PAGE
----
5 policy areas – and the worrying things Truss and Sunak have said about them

Rishi Sunak and Liz Truss have now gone head to head in six hustings with Tory members in various locations across the country. A lot has been said and, I hate to break it you, a lot still remains to be said – with six further sessions scheduled. We’ve cut through the noise and navigated various U-turns to bring you this rundown of the leadership candidates’ latest comments on five key policy areas.

Cost-of-living support

Sunak set out plans today to cut energy bills for 16 million vulnerable people and said he was prepared to find up to £10bn to reduce the impact of October’s energy price cap rise, on top of the support announced by the government in May. Writing in The Times, the former Chancellor also declared that he would axe VAT on energy bills, which he claimed would save all households around £200.

Sunak really seems to be banking on the public – or more importantly in the context of the leadership election, the Tory membership – having forgotten that he served as Chancellor up until his dramatic resignation early last month. Labour slammed the policies he set out in the Spring Statement back in May, with Shadow Chancellor Rachel Reeves declaring that they showed Sunak “does not understand the scale of the challenge” of the cost-of-living crisis. In January, he voted against Labour’s proposal to cut VAT on energy bills, which he justified in part by saying the move would “disproportionately benefit wealthier households”.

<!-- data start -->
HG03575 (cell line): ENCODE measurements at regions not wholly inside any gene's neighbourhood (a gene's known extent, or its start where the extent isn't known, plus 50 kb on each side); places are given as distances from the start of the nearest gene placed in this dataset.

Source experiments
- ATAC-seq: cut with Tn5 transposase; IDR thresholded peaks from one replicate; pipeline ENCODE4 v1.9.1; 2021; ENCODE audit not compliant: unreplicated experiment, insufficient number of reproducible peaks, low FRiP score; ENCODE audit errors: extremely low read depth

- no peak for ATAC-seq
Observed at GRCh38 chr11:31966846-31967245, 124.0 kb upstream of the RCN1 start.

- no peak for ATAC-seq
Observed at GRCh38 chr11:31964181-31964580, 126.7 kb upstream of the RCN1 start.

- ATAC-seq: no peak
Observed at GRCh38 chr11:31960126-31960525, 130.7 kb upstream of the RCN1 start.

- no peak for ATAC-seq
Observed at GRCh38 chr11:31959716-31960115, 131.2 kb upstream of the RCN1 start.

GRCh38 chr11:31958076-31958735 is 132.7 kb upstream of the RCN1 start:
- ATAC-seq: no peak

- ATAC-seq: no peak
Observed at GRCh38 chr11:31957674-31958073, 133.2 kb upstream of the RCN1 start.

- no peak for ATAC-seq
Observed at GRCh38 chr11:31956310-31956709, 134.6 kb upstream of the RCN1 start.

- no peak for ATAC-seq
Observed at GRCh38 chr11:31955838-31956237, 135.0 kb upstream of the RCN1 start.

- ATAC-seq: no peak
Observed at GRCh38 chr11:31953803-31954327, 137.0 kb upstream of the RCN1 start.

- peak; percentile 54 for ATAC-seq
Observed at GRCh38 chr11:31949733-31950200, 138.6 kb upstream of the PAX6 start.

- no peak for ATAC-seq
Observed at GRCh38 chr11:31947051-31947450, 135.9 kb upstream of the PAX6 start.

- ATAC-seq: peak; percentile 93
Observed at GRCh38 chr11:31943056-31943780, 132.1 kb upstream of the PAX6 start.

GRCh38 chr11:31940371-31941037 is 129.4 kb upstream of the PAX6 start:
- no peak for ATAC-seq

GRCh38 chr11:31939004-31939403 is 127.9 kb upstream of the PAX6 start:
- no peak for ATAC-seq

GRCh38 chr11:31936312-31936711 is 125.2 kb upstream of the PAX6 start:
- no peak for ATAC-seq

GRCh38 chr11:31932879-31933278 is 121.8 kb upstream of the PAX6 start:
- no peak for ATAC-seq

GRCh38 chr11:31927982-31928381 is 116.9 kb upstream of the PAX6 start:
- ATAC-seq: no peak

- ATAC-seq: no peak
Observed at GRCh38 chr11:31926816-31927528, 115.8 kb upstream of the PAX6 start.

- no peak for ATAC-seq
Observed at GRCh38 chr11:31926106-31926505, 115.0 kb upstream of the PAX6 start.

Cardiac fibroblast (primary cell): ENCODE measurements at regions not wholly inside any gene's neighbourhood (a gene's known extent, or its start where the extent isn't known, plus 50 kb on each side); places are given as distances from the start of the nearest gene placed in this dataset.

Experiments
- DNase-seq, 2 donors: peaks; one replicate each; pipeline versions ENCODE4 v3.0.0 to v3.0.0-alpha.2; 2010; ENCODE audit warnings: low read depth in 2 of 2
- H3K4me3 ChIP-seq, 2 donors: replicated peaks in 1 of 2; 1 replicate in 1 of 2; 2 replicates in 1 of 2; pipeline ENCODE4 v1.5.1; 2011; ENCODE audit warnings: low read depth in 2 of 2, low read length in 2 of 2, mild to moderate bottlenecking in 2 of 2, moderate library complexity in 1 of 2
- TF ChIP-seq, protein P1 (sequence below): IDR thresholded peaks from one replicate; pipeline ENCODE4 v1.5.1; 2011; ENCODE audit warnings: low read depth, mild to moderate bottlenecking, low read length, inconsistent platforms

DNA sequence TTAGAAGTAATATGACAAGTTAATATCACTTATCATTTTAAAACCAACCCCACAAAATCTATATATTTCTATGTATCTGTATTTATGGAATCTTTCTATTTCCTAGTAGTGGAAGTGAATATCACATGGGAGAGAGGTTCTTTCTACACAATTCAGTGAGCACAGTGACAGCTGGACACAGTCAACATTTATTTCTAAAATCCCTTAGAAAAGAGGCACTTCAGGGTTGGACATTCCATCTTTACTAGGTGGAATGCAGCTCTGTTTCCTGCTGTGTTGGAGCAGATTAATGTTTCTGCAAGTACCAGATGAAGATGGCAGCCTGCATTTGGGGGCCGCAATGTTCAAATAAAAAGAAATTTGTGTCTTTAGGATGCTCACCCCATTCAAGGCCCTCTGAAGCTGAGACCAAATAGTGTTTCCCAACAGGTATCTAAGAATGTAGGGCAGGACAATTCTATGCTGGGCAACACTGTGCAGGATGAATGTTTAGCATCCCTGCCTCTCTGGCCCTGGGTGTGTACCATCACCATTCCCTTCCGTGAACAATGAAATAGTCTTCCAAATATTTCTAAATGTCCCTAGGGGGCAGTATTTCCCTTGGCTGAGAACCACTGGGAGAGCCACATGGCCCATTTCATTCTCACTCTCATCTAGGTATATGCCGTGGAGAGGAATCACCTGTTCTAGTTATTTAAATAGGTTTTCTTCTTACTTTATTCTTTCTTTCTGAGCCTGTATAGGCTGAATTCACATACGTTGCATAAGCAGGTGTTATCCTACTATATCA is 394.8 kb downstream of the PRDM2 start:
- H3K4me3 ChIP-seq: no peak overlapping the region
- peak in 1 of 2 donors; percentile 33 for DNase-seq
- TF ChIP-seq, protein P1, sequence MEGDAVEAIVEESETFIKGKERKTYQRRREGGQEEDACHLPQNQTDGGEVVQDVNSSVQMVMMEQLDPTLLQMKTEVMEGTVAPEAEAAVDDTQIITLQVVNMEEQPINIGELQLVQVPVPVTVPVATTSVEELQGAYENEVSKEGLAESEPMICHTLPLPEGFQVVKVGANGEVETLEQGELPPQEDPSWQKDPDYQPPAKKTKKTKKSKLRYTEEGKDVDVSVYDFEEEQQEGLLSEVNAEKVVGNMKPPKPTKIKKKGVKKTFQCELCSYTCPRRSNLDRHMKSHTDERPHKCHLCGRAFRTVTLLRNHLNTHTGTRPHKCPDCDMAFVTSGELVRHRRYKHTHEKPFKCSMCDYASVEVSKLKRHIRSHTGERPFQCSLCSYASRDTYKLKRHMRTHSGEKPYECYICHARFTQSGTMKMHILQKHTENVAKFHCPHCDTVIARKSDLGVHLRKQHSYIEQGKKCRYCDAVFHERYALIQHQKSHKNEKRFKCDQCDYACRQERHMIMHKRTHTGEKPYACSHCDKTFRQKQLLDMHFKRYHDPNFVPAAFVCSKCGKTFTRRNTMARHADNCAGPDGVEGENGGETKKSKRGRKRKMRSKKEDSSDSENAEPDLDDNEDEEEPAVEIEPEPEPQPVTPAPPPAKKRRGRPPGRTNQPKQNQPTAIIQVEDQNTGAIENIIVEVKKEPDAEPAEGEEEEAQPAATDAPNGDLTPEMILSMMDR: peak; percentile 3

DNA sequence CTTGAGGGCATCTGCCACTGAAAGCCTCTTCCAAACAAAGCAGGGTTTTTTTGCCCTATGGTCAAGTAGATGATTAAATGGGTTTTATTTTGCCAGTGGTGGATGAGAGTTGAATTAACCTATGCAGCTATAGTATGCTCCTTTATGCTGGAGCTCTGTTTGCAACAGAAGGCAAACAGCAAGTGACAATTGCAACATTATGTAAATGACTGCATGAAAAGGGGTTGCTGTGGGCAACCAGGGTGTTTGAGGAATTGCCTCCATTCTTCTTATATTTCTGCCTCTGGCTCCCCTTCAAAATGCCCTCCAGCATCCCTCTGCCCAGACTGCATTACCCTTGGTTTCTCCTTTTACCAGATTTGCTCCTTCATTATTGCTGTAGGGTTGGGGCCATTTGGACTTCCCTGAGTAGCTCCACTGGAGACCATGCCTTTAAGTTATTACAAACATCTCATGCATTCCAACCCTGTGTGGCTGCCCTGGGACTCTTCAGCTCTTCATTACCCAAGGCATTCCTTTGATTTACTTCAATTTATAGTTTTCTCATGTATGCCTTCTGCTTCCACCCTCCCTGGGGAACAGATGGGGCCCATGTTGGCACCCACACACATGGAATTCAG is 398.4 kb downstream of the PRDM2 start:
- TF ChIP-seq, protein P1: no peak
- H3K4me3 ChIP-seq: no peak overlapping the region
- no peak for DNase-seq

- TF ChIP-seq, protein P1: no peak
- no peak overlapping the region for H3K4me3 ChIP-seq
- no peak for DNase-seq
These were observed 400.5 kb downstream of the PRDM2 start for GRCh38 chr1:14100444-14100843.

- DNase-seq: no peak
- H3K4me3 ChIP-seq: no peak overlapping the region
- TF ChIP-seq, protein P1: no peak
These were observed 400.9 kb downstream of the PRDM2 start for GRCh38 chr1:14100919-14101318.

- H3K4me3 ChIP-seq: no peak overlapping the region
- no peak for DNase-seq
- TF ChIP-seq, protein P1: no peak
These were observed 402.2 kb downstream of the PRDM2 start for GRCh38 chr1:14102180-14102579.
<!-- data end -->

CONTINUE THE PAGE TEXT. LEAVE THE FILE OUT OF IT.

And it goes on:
Truss, for her part, has been forced to deny that she has ruled out providing extra help to households beyond tax cuts. When asked on Wednesday if she was ruling out any form of grant to help with energy bills, Truss said: “That’s not what I said.” She continued: “My priority is making sure we’re not taking money off people and then giving it back to them later on. I believe in people keeping their own money and I believe in a low-tax economy. What’s wrong is taking money from people in taxes and then giving back to them in benefits.” Just a day earlier, she had appeared to confirm that she would only offer help through reversing the National Insurance increase and temporarily suspending green levies.

Windfall tax

At the latest hustings with Tory members, Truss expressed strong opposition to the idea of a further windfall tax on the profits of oil and gas companies. She said: “I don’t think profit is a dirty word. And the fact it has become a dirty word in our society is a massive problem … The way we bandy the word profit around as if it’s something that’s dirty and evil? We shouldn’t be doing that as Conservatives. We’re playing into the hands of people like Jeremy Corbyn, who want to completely undermine our way of life.”